One long weekend, I went with Spencer and Ian to Westside Recreation Centre. (It was home to where Ian and I first spent time together.) We had a blast sliding down the water slides. Once we finished we dined at Boston Pizza. After my father dropped of Spencer at his house, we went to Ian's house to drop him off, however, nobody wasn't there. So we went to Rogers Video in Varsity rented "The Simpsons: Season 2". When we arrived home Ian and I binged watched THE SIMPSONS. What had detracted me from the early episodes were emotional. I felt a pang upon seeing Bart bawling after not receiving his desired grade ("Bart Gets an F"). Underneath their yellow flesh, we see aspects of our self that we can identify. 'Over time I miss the heart of the early episodes of THE SIMPSONS.  My favorite episode that was a complete shift in tone was "Three Men and a Comic Book". As a geek who was in love with comic-books, I related to the feeling of one day owning a vintage comic-book.

It was two weeks before Halloween I was deciding who to dress up as. I decided on dressing up as Uncle Scrooge. Using the pose of him from the cover of US#45 I drew it. When it was Halloween we whooped it up at school with a party. I was proud to show my mask. As the offerings in Varsity were substantially better than Hawkwood that was where I trick-or-treated. Spencer invited me to his house for a sleepover that Halloween. Originally the plan was for Ian to join us however, he had a cold and didn't want to pass his cold onto us. At Spencer’s house, Ian, Scott, Vickie, and myself assembled there. As it was snowed the night prior we went from house to in the bone-chilling cold. I remember towards the end how cold I was. We warmed up internally by watching "Treehouse Of Horror XII" an episode of THE SIMPSONS.
I had never seen the cold open for this episode and I was pleasantly surprised seeing Homer and Marge dressed as Fred and Wilma Flintstone respectively. 
Once school closed for the winter break, Ian and me, had one of our traditional sleepovers. We snacked on stuffed crust cheese pizza and chicken wings on the side from Pizza Hut, while we watched, “THE PARTY” (1965). The late Peter Sellers employed an impeccable Indian accent for the main character Hrundi V. Bakshi.  Peter Sellers (Hrundi V. Bakshi), poured a lot of sincerity in this role as the outsider trying to fit with the guests of the gathering. He has no idea of the social norms. Peter Sellers slapstick gags were in the traditional slapstick stylings of Buster Keaton and Laurel and Hardy. Henry Mancini’s score added to the swinging sixties with the sitar strumming in the background. The ending of the film left me with a warm feeling all over. When we came back from winter break, we regularly quoted Hrundi’s lines: “Oh! Bang! Howdy, Partner!” and “Birdie Num Num”. It was always fun to exchange lines back and forth from the film.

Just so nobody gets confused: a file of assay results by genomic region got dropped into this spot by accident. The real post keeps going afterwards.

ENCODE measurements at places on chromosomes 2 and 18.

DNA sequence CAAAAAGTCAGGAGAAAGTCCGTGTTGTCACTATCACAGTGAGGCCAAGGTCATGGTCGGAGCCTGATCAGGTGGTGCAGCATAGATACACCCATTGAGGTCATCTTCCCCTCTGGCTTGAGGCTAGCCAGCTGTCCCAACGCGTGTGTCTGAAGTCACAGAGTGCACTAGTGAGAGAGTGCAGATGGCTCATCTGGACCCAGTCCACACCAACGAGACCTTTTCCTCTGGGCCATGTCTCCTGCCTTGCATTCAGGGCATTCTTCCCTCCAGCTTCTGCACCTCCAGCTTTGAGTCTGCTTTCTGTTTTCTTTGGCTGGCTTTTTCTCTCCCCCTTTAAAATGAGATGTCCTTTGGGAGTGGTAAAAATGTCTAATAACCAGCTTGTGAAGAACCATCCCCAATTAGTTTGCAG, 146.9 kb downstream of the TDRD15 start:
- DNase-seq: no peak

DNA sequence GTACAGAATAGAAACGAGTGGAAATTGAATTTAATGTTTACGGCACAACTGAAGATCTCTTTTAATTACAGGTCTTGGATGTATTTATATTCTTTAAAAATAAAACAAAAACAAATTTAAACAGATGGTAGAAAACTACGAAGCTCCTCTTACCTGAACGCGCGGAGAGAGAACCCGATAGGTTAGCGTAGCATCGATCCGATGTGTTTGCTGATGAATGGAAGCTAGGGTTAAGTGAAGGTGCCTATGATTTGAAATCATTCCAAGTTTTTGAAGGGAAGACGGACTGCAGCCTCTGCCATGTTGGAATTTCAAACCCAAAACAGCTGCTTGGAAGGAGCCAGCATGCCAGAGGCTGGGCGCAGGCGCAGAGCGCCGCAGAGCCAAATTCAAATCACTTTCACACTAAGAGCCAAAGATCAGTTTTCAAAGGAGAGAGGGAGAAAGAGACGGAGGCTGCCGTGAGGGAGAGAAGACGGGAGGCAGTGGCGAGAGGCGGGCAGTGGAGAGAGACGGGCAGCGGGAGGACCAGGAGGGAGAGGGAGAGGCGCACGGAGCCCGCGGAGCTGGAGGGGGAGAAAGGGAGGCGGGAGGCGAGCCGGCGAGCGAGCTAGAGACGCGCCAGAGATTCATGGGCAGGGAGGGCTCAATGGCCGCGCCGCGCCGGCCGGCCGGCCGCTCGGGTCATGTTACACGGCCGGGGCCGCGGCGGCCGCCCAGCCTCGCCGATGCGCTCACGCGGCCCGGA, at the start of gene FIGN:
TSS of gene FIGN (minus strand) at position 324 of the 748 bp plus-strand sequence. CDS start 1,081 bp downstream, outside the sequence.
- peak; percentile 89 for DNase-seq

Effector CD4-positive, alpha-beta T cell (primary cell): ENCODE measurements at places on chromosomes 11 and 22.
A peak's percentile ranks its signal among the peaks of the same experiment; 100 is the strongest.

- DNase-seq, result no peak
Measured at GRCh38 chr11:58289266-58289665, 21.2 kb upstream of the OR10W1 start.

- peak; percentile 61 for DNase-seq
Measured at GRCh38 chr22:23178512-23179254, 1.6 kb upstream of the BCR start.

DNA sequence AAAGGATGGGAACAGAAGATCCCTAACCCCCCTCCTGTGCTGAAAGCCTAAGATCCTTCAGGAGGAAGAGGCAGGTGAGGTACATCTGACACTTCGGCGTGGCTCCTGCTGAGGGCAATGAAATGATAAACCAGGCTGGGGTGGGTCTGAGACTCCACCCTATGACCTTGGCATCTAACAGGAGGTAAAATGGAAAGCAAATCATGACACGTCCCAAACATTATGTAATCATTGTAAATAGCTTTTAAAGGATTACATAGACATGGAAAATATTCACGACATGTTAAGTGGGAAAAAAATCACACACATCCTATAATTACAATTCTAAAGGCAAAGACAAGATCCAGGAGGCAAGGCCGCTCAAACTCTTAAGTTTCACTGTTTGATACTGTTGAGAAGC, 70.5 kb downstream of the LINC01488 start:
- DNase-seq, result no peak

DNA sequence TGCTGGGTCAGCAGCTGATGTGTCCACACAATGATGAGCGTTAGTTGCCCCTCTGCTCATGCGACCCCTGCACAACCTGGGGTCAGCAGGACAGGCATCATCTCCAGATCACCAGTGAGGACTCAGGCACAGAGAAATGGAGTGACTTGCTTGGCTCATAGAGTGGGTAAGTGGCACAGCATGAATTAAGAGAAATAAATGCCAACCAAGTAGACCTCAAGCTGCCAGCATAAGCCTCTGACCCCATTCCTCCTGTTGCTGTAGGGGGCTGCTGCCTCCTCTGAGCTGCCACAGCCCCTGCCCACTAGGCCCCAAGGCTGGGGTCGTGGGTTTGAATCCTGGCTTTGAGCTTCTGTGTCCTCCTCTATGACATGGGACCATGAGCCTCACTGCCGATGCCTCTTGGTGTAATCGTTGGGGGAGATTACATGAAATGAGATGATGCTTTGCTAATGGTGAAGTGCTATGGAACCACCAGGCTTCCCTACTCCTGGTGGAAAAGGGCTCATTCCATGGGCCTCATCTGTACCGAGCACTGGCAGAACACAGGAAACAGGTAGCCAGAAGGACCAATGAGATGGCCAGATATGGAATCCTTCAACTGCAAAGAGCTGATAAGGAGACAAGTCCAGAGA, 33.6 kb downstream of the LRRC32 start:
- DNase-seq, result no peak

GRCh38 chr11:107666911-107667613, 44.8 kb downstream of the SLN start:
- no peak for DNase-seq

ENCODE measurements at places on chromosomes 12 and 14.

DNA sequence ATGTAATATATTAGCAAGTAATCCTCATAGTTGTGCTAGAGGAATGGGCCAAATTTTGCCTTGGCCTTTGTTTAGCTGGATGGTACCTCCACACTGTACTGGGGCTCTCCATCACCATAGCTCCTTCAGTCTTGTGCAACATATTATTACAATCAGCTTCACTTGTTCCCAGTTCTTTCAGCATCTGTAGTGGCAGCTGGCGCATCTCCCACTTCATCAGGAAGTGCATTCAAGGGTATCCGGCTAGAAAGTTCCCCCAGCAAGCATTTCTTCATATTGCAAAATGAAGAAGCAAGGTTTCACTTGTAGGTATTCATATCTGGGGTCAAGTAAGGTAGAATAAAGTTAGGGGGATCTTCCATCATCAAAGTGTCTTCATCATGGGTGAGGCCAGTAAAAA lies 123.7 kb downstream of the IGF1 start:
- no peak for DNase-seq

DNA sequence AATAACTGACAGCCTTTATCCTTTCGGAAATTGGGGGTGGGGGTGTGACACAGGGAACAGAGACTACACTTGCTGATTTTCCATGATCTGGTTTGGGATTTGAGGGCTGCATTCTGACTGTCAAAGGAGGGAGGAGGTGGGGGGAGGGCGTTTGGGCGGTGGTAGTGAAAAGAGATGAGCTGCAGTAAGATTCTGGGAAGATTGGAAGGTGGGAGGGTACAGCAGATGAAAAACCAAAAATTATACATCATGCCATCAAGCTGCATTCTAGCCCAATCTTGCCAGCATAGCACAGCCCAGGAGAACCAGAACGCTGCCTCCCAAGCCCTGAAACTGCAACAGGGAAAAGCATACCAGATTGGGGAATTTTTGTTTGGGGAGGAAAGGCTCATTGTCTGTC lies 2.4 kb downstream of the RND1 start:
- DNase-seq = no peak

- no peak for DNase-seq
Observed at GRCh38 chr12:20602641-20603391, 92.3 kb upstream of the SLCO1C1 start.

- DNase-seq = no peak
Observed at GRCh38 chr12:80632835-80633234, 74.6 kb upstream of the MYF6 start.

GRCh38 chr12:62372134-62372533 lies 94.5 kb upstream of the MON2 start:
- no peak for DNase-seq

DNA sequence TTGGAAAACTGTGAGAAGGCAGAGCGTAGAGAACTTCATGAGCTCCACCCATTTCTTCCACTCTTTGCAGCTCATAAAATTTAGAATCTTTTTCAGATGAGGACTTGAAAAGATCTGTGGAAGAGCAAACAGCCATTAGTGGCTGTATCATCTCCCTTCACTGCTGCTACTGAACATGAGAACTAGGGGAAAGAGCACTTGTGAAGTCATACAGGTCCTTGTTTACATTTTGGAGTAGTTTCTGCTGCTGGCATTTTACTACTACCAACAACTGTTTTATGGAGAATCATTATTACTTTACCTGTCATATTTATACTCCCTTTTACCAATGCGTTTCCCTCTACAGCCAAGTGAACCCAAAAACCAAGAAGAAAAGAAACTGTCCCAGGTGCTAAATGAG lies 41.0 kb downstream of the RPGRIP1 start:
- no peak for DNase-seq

Hrundi V. Bakshi (Peter Sellers) in the center; Claudine Longet (Michelle Monet), right in THE PARTY.
One of the downfalls during this break was that I had a bad case of the cold. I went with my mother to the newly opened Crowfoot branch of the Calgary Public Library. I was disappointed how that I didn’t find any “Donald Duck-centric” books. When we came back my head felt heavy, although I felt a bit better when I viewed the Rankin-Bass special, “Santa Claus Is Comin’ To Town”. I was fascinated by the stop motion animation. The voices were terrific, especially that of Paul Frees as Burgermeister Meisterburger.
The following day I went with my mother to Comic Kazi to pick up the recent issue of Uncle Scrooge along with “Walt Disney’s Comics and Stories” #635. A fine issue that provided lots of comforts, along with the hot soup and orange juice. Don Rosa’s opening story, “The Coin”, was interesting, it revolved around the titular coin from Scrooge’s money bin to all the hands of Duckburg. Throughout the tale, Donald endured a lot of pain. Here are some instances: Donald while flipping the dime that Uncle Scrooge gave him for a newspaper he bonked himself on the head. As he attempted to retrieve the dime, a tire ran over his foot. After the mixer inadvertently acted up causing it to overflow Daisy hit Donald in the back of the head.  Lastly, the dime fell from a building ledge onto Donald’s head causing him to fall down. I noticed how Donald in Don Rosa’s stories he tended to suffer the abuse from others.  I found his renderings when a character, mostly Donald, is victim to violence it looks a bit too realistic. I appreciated despite the pain he withstood, he was rewarded by Scrooge reinstating his position. It was cute seeing him and Daisy hold hands as they left the money bin. Overall a fun story where all major players in Duckburg having a bit part. The ending of the story Don Rosa showcased a flashback sequence from Carl Barks’ “Back To The Klondike” (1952). As I was unfamiliar with that tale seeing that panel (see below) was my earliest glimpse. 
An example of Don Rosa's excellent expressions. I experienced the rage as Goldie hurled the coins at Scrooge and the impact he felt of the cold coins.  
(When I had the fortunate opportunity to meet Don Rosa, I asked him if he preferred writing the long adventure stories or the short gag stories. His proclivity was for the adventure stories. I told him how I enjoyed “The Coin” due to how it focused on the denizens of Duckburg. He told me how that story was hard to develop the idea.)